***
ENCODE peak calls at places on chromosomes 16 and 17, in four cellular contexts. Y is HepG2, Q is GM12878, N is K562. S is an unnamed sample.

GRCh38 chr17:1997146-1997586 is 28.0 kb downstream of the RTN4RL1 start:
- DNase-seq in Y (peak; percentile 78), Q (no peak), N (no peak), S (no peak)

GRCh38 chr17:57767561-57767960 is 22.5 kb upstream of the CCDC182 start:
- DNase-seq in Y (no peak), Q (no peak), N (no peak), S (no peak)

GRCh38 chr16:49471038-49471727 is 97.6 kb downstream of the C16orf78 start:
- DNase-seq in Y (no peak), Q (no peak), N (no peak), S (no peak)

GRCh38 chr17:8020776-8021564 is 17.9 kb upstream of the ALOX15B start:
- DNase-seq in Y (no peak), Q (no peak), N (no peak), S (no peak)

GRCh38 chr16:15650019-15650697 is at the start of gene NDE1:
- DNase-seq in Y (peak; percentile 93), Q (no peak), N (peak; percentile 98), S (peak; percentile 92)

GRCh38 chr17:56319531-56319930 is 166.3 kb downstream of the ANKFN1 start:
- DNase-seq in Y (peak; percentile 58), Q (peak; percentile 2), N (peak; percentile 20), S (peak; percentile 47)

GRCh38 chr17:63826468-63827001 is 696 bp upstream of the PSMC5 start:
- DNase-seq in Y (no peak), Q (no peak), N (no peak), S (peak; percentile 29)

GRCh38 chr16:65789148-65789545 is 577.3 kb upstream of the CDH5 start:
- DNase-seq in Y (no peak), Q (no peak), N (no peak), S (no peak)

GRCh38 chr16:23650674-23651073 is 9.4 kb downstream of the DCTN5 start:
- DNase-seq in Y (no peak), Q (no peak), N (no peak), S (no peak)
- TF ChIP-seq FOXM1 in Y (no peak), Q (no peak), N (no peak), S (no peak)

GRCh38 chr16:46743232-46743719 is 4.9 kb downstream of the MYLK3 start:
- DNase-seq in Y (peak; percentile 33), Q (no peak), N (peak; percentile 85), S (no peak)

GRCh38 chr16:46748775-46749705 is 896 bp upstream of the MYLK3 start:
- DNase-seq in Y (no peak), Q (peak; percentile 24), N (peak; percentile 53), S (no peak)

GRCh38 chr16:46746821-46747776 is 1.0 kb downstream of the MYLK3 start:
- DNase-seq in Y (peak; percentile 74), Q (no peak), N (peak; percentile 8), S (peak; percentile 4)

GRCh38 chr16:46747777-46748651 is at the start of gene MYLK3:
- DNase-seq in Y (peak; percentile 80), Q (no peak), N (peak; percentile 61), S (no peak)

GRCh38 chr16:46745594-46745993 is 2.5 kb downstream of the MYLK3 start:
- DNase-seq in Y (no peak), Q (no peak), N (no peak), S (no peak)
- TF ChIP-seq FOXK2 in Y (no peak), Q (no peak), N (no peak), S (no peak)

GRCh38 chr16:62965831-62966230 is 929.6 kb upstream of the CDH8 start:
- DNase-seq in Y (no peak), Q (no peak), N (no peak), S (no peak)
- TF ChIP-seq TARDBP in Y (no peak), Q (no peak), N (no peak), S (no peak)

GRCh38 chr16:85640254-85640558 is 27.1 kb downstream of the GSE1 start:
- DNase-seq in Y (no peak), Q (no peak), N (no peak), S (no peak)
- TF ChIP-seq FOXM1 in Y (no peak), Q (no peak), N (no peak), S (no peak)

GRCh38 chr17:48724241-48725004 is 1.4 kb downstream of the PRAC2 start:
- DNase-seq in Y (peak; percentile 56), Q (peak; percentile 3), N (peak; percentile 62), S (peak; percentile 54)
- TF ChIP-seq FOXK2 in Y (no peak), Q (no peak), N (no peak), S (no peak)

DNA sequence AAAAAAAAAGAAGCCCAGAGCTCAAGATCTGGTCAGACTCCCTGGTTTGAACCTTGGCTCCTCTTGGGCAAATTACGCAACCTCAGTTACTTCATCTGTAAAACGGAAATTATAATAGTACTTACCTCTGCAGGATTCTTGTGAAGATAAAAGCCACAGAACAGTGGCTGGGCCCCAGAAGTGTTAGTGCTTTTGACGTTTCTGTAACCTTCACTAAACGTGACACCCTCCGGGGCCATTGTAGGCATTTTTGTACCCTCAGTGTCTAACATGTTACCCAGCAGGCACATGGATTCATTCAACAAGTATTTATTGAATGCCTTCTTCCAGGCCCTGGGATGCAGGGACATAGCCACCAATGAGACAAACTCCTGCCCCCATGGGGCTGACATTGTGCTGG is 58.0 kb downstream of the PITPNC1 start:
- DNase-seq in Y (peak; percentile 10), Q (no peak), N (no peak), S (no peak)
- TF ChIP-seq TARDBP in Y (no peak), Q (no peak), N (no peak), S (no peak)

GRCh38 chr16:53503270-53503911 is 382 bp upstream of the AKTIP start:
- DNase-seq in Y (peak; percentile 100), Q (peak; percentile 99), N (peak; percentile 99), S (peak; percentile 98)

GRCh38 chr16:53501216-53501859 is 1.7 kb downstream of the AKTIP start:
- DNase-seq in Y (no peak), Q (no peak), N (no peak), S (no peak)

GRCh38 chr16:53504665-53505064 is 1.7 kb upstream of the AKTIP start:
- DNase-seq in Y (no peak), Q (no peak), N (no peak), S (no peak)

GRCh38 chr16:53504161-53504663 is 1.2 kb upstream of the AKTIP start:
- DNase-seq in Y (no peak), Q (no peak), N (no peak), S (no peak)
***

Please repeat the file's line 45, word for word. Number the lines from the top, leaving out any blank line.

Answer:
- DNase-seq in Y (peak; percentile 100), Q (peak; percentile 99), N (peak; percentile 99), S (peak; percentile 98)